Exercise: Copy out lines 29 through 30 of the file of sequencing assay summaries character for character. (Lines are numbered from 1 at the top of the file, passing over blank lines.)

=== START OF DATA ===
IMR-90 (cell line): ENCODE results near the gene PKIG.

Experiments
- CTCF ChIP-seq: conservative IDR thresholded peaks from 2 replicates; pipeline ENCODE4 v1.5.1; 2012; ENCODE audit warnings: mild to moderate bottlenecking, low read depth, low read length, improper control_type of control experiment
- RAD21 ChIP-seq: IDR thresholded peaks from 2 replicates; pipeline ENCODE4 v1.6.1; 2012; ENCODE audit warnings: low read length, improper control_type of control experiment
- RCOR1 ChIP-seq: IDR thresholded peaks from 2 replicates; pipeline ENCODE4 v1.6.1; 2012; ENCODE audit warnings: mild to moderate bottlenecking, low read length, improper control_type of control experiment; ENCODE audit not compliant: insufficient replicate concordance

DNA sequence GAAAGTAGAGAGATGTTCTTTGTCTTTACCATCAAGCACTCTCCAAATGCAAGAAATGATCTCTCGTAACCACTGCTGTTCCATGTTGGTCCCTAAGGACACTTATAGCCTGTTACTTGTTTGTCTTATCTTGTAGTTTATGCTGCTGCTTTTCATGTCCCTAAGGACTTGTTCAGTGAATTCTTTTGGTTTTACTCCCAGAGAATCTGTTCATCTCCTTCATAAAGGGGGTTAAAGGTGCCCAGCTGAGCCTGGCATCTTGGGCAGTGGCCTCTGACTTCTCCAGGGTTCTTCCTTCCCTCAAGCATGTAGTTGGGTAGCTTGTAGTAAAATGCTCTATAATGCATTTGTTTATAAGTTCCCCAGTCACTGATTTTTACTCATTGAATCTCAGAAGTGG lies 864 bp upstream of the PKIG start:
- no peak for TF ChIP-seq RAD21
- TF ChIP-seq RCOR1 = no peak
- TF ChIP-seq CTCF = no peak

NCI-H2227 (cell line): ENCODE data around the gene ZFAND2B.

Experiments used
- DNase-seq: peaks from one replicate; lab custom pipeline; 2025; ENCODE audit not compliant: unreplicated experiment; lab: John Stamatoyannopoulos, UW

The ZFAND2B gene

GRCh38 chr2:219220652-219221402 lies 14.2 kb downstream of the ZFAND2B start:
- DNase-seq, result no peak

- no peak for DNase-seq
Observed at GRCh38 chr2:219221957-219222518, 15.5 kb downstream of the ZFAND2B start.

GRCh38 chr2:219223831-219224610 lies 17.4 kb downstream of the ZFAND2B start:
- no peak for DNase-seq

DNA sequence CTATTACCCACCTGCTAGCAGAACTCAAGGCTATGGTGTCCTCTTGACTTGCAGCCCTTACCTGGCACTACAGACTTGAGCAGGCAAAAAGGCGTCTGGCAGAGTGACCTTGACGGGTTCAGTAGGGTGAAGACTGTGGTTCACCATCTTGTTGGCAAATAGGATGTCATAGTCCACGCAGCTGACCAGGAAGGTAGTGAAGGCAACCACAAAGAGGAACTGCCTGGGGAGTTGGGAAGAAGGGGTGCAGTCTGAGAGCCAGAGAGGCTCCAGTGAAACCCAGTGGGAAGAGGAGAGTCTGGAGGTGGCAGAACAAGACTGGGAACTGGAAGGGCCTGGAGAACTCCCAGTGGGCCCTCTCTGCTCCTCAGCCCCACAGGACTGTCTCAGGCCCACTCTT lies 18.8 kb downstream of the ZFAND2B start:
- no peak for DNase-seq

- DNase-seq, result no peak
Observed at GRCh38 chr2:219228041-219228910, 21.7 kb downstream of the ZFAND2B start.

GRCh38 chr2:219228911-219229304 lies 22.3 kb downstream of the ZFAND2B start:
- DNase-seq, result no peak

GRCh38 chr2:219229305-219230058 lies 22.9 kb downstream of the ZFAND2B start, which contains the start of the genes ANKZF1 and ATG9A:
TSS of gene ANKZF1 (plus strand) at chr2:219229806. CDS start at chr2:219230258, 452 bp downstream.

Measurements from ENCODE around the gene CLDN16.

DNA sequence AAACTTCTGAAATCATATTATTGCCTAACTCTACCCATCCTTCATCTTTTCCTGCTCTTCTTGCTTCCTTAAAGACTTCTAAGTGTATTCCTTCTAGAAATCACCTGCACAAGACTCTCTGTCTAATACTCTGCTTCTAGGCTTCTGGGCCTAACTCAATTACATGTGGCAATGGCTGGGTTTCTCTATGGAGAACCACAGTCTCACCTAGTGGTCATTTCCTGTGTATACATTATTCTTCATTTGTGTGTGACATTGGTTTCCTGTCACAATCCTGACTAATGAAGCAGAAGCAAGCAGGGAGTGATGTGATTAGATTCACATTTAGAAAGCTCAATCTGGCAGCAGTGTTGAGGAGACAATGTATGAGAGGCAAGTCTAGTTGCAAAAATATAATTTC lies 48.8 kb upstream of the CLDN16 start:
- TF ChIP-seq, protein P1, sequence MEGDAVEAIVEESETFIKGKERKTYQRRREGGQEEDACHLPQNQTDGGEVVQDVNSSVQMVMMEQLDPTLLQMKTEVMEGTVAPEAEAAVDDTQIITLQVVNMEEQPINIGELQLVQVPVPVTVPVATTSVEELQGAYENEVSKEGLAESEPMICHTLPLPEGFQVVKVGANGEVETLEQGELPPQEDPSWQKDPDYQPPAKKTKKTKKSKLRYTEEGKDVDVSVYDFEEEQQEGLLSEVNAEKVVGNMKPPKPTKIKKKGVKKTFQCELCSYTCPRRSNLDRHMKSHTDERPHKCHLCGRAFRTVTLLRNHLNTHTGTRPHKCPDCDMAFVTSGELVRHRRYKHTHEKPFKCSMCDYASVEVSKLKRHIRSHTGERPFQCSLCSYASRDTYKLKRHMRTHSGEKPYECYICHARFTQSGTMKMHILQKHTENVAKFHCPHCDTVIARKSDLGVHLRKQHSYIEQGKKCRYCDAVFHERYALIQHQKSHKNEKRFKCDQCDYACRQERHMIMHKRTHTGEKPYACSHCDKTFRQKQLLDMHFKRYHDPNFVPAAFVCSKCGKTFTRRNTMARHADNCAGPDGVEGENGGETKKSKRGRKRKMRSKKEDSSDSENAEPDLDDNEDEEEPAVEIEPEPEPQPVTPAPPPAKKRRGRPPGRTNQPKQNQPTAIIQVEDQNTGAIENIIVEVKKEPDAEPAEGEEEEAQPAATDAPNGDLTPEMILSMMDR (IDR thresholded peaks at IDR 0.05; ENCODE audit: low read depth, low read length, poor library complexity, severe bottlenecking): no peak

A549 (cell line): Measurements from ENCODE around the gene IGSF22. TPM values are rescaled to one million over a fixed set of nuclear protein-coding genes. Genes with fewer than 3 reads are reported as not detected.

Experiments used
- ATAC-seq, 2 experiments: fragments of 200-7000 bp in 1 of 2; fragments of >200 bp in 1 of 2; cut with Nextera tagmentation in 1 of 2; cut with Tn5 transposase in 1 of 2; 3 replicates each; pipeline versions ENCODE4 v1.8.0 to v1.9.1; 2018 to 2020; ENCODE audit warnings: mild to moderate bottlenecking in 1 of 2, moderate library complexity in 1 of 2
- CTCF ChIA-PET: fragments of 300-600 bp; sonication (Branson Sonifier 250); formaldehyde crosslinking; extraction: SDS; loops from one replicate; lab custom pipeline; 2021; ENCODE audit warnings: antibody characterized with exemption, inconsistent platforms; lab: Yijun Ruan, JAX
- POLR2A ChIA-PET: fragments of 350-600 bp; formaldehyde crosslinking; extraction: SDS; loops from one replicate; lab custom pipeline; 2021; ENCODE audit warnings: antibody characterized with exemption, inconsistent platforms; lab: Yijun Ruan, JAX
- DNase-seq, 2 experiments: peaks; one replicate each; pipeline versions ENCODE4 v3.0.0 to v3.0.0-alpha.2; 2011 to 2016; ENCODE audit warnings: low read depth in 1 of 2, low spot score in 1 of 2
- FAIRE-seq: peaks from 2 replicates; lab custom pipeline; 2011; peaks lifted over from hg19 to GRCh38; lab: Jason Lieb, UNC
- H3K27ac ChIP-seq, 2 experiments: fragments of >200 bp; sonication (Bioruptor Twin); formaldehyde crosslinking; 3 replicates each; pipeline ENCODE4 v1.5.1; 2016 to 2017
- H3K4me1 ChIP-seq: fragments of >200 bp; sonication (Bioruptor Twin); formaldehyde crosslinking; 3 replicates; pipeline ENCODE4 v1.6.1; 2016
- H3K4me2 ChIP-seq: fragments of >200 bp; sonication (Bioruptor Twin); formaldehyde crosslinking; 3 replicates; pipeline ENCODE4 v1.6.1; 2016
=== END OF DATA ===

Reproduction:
DNA sequence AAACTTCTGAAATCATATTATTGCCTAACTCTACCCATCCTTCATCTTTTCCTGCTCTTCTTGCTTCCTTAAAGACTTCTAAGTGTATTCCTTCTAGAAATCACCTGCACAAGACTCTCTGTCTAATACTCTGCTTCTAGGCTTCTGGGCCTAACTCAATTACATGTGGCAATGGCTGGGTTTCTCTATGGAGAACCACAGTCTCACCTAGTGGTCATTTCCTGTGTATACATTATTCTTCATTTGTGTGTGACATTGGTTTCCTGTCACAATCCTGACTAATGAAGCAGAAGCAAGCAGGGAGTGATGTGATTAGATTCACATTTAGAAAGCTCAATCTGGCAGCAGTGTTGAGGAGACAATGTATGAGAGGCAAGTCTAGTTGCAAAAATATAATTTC lies 48.8 kb upstream of the CLDN16 start:
- TF ChIP-seq, protein P1, sequence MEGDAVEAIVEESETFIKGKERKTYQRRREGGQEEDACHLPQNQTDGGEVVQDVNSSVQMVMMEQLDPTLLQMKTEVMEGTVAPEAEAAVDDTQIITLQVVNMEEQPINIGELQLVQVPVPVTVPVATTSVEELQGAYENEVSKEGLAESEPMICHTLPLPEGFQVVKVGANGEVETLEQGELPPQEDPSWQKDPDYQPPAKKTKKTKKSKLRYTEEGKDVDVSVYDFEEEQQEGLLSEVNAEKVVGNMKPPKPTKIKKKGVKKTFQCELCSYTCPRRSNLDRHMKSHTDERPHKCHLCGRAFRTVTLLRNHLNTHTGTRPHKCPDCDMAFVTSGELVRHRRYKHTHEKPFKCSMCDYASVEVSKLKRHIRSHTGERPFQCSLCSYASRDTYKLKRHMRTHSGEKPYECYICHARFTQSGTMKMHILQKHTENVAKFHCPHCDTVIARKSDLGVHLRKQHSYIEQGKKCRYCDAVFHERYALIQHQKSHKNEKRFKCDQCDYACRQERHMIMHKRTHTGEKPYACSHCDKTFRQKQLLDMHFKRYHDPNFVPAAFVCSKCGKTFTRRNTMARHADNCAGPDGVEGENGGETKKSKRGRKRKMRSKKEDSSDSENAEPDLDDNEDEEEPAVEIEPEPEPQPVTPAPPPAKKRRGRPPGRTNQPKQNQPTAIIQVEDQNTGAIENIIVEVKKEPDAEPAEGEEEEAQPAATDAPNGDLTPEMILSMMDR (IDR thresholded peaks at IDR 0.05; ENCODE audit: low read depth, low read length, poor library complexity, severe bottlenecking): no peak